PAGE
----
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Winter 2024 Sprint Wrap-up - GeoBlacklight v4.2

📌 Summary

The GeoBlacklight Community conducted a two-week sprint from January 29 to February 9, 2024, culminating in the release of a new version of GeoBlacklight. This update not only brings maintenance enhancements but also introduces new viewers for COGs, PMTiles, and IIIF Manifests. Additionally, the community has made substantial improvements to the documentation, making it easier to maintain and more informative for new users.

New Viewers in GeoBlacklight

OpenLayers for viewing modern data formats: COGS and PMTiles

Version 4.2.0 of GeoBlacklight introduces new viewers for two web-based geospatial data formats: Cloud Optimized GeoTIFFs (COGs) and PMTiles. COGs are an extension of the traditional GeoTIFF file format, optimized for cloud storage and web access, while PMTiles offer a method for storing and accessing numerous map tiles in a single, streamlined file. Both formats are designed to improve efficiency and speed across the web by utilizing HTTP range requests. This allows users to request only parts of the data, rather than entire datasets or images, distinguishing these formats from traditional geospatial web services like WFS or ArcGIS REST services. Both of the new viewers use OpenLayers instead of Leaflet, which, up until now, has been the only mapping library for GeoBlacklight.

Overall, the integration of IIIF Manifests, COGs, and PMTiles into the latest version of GeoBlacklight reflects a growing trend in data sharing, moving away from the convention of offering discrete, downloadable files and toward a more dynamic model of streaming data.

  • COGs viewer in GeoBlacklight

  • PMTiles viewer in GeoBlacklight

Clover for IIIF Manifests

In earlier versions, GeoBlacklight was limited to displaying single-part images through the IIIF Image APIs, requiring anyone interested in showcasing multipart images via IIIF Manifests to integrate a custom viewer. With the release of Version 4.2, this capability is now included by default with Clover, a viewer developed by the Samvera community.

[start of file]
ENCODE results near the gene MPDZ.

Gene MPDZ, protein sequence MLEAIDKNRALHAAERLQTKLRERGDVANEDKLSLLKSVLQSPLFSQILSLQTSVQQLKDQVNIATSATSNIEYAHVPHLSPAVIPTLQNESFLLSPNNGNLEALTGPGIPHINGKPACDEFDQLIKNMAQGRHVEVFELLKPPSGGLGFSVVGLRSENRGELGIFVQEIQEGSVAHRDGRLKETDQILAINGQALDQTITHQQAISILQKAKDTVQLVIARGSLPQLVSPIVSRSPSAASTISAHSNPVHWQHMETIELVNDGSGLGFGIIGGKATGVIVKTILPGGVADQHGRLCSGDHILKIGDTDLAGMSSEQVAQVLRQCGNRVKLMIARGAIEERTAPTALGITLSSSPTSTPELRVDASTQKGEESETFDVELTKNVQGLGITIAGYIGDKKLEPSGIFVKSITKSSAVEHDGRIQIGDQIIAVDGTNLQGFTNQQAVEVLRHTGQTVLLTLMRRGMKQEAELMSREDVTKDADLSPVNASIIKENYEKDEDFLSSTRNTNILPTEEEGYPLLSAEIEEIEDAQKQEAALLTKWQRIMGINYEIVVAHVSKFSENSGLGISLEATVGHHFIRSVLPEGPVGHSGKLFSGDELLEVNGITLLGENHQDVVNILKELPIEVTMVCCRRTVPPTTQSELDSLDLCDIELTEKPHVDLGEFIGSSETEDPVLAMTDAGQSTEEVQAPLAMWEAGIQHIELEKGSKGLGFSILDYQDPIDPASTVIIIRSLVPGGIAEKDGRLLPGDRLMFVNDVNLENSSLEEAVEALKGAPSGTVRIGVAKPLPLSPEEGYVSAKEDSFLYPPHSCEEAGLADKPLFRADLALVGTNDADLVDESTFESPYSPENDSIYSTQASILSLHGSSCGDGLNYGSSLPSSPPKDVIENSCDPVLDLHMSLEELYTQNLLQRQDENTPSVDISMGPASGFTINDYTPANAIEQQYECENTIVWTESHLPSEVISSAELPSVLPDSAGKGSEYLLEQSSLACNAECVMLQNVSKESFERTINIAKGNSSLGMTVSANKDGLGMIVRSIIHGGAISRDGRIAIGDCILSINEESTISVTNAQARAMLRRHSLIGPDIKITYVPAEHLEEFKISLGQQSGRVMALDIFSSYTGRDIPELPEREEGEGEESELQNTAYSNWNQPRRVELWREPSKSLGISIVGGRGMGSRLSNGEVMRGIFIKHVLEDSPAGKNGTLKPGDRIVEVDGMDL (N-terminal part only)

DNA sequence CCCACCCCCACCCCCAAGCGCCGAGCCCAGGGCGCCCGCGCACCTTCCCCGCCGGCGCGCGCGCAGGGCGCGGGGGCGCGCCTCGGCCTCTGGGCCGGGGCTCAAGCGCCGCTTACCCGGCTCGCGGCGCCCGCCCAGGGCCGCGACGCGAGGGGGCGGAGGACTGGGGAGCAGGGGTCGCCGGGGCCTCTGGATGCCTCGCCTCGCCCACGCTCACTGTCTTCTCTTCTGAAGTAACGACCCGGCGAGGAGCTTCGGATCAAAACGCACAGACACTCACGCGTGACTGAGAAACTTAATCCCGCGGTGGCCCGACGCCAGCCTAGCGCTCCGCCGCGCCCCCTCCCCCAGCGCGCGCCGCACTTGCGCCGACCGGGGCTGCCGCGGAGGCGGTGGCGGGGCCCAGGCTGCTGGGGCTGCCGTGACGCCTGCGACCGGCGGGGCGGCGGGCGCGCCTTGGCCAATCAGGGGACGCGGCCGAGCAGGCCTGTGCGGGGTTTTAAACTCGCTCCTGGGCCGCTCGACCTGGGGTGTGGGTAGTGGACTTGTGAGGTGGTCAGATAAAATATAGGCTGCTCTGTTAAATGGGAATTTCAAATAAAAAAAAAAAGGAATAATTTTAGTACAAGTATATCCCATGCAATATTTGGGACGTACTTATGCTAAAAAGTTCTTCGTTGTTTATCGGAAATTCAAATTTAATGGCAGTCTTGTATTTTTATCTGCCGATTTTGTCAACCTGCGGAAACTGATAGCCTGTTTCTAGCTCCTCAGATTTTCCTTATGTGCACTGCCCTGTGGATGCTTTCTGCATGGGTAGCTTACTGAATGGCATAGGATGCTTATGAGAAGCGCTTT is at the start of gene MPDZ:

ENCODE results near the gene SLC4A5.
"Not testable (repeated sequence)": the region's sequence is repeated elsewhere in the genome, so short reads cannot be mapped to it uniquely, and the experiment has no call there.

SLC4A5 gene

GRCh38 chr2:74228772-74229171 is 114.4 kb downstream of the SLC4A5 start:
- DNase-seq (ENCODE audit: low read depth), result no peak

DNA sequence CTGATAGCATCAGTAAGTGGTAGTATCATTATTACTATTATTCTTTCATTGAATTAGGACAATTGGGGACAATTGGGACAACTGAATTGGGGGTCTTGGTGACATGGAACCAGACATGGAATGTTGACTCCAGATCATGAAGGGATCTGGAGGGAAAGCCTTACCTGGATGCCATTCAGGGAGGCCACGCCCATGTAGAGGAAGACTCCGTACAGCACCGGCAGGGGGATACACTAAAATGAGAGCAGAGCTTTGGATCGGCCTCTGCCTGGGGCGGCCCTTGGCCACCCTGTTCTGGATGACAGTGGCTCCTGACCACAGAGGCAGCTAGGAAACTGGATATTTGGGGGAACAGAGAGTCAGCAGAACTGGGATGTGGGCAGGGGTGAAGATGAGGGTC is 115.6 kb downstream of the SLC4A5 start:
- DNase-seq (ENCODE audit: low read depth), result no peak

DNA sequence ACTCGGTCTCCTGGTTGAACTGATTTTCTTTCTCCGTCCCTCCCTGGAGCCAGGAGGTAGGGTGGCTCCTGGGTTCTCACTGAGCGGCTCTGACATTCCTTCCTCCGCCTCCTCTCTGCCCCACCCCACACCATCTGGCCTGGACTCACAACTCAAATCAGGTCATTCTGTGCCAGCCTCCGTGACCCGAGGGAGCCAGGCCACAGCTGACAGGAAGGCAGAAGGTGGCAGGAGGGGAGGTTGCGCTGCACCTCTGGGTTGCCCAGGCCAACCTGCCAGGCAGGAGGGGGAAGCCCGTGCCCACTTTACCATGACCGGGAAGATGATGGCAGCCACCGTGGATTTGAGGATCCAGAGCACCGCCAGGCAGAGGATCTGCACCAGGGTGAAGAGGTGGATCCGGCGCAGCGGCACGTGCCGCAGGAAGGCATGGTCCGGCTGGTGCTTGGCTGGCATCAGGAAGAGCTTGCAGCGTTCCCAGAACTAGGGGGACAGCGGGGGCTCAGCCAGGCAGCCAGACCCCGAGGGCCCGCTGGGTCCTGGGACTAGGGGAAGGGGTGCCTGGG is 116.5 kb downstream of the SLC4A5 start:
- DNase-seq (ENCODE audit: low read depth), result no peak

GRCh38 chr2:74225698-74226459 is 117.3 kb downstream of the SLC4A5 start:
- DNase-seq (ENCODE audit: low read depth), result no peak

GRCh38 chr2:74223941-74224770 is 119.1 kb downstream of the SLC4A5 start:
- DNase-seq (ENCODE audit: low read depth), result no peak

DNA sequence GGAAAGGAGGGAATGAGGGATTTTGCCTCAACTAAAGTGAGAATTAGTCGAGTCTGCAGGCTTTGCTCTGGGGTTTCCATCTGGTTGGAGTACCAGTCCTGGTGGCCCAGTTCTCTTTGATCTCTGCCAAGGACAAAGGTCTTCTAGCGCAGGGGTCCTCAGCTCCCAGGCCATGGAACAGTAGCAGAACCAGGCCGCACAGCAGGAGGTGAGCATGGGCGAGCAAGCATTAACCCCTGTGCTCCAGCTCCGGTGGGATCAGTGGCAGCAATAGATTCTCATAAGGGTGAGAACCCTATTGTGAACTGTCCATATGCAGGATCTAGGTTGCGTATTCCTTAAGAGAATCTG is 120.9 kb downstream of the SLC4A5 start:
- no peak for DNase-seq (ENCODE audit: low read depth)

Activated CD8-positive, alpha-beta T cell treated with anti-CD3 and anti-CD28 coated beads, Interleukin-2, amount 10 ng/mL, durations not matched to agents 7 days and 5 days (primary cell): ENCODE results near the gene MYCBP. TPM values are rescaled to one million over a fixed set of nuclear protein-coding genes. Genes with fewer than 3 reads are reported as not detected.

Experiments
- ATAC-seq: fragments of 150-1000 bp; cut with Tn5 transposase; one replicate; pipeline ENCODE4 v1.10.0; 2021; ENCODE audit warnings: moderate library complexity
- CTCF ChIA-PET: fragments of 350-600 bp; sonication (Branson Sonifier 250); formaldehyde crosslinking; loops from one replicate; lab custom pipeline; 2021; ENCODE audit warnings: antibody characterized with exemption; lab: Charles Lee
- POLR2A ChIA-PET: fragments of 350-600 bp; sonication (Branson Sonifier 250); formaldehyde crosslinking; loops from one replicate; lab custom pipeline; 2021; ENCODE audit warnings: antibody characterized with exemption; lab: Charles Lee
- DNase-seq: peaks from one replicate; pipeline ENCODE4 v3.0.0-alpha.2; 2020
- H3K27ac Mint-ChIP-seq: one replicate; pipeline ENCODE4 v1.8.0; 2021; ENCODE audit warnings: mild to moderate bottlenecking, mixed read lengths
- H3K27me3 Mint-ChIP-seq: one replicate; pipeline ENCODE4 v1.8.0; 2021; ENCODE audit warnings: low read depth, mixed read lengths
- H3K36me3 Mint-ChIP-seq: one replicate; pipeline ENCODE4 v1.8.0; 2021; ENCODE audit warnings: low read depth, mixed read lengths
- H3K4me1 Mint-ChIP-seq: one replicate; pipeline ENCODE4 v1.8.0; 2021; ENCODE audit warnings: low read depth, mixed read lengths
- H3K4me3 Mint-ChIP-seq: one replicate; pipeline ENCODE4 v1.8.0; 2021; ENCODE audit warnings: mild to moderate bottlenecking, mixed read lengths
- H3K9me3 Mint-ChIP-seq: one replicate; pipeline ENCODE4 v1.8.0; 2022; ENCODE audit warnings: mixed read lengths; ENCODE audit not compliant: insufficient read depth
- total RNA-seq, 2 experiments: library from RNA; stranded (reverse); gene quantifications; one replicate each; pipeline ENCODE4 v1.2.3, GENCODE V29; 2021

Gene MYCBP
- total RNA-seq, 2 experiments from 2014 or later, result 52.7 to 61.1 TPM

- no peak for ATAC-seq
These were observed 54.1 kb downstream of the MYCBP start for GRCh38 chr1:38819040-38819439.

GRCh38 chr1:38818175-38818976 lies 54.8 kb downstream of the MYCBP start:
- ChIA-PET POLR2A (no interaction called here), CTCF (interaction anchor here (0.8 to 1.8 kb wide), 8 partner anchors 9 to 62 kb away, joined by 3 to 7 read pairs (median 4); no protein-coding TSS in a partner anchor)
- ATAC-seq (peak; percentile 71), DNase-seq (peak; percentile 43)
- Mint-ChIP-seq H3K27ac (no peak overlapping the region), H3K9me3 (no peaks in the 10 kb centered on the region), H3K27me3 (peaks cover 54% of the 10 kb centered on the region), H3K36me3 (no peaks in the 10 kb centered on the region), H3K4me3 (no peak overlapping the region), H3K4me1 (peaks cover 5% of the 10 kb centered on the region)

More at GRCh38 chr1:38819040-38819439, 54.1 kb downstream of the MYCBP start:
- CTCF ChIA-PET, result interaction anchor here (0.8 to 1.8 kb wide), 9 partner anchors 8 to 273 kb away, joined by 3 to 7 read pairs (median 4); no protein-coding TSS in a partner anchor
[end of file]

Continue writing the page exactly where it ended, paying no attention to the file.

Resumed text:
Baseline support for latest OpenIndexMaps spec v1.0

The OpenIndexMaps project has released version 1.0, an expanded spec that replaced the legacy version 0. There are minor semantic differences between the specs, and we updated GeoBlacklight to support either version.

🏗 Maintenance & Framework updates

  • Support for Ruby on Rails version 7.1
  • Deprecated Faraday
  • Implemented Vite Ruby, via the vite-rails Ruby gem

🗒 Documentation Improvements

  • Merged the GitHub repositories of the public GeoBlacklight website and the dedicated docs. This will make it easier to maintain over time and makes searching for information from the main site more fruitful.
  • Reorganized the navigation categories and added a Reference section for quick look-up charts
  • New or updated pages

🌄 What's on the horizon?

GeoBlacklight version 5

For the next major release of GeoBlacklight, our objectives require updating our dependencies and frameworks. In the recent sprint, we achieved considerable progress in updating our JavaScript library to ES6 modules and eliminating the dependency on jQuery. These updates are now part of a development branch, which we plan to further refine in the next sprint.

We also plan to upgrade to Bootstrap v5 and Blacklight v8. Review our Release Calendar for more details.

Investigating OpenLayers

We have been using Leaflet since the first version of GeoBlacklight, but have begun exploring other mapping libraries, particularly OpenLayers, for some potential future features.

Improving the default interface

After we upgrade our libraries, we will finally be able to address the recommendations from 2023's Maps UX Workgroup.

Have a suggestion for a GeoBlacklight Version 5? Get in touch with the community or create an issue in our GitHub repository.

Thank you to everyone who participated during this sprint! Please consider joining us at the next community sprint coming in Summer 2024.